Budget constraints have made police officials consider reassigning a considerable number of officers from traffic enforcement to work on higher-priority, serious crimes. Reducing traffic enforcement for this reason would be counterproductive, however, in light of the tendency of criminals to use cars when engaged in the commission of serious crimes. An officer stopping a car for a traffic violation can make a search that turns up evidence of serious crime.

Which of the following, if true, most strengthens the argument given?

A An officer who stops a car containing evidence of the commission of a serious crime risks a violent confrontation, even if the vehicle was stopped only for a traffic violation.
B When the public becomes aware that traffic enforcement has lessened, it typically becomes lax in obeying traffic rules.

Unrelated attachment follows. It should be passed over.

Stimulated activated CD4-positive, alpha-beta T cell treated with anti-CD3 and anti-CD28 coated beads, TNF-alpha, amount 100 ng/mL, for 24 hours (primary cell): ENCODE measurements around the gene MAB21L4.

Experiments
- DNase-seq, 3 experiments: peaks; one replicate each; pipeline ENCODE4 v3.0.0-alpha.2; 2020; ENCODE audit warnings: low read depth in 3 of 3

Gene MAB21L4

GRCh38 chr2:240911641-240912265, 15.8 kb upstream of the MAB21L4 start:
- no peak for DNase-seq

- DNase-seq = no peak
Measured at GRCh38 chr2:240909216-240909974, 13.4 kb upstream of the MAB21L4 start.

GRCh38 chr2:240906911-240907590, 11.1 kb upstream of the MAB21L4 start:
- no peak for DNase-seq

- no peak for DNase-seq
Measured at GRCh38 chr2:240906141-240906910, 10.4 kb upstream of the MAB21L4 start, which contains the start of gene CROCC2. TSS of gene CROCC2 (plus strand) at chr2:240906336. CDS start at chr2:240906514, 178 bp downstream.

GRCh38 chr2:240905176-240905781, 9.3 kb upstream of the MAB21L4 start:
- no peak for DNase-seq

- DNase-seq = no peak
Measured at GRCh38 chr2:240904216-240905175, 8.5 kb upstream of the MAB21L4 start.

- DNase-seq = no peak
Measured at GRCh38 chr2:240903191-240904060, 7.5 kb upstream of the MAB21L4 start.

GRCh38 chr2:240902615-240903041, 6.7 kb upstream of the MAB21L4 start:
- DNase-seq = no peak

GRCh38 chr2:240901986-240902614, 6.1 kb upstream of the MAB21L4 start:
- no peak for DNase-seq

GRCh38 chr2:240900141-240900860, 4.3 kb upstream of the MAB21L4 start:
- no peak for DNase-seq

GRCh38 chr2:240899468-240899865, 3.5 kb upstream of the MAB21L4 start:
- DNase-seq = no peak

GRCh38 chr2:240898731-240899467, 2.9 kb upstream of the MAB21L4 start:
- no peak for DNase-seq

C Those willing to break the law to commit serious crimes are often in committing such crimes unwilling to observe what they regard as the lesser constraints of traffic law.
D The offenders committing serious crimes who would be caught because of traffic violations are not the same group of individuals as those who would be caught if the arresting officers were reassigned from traffic enforcement.
E The great majority of persons who are stopped by officers for traffic violations are not guilty of any serious crimes.


Which of the following, if true, most strengthens the argument given?

A. A single incident can't be taken as an example
B. We have to focus, here we are dealing with criminals, not public!
C. Strengthens the argument given :)
D. It distracts by saying there are two types of criminals caught, followed by description of their crimes.
E. Again far away from the topic, mostly deals with public.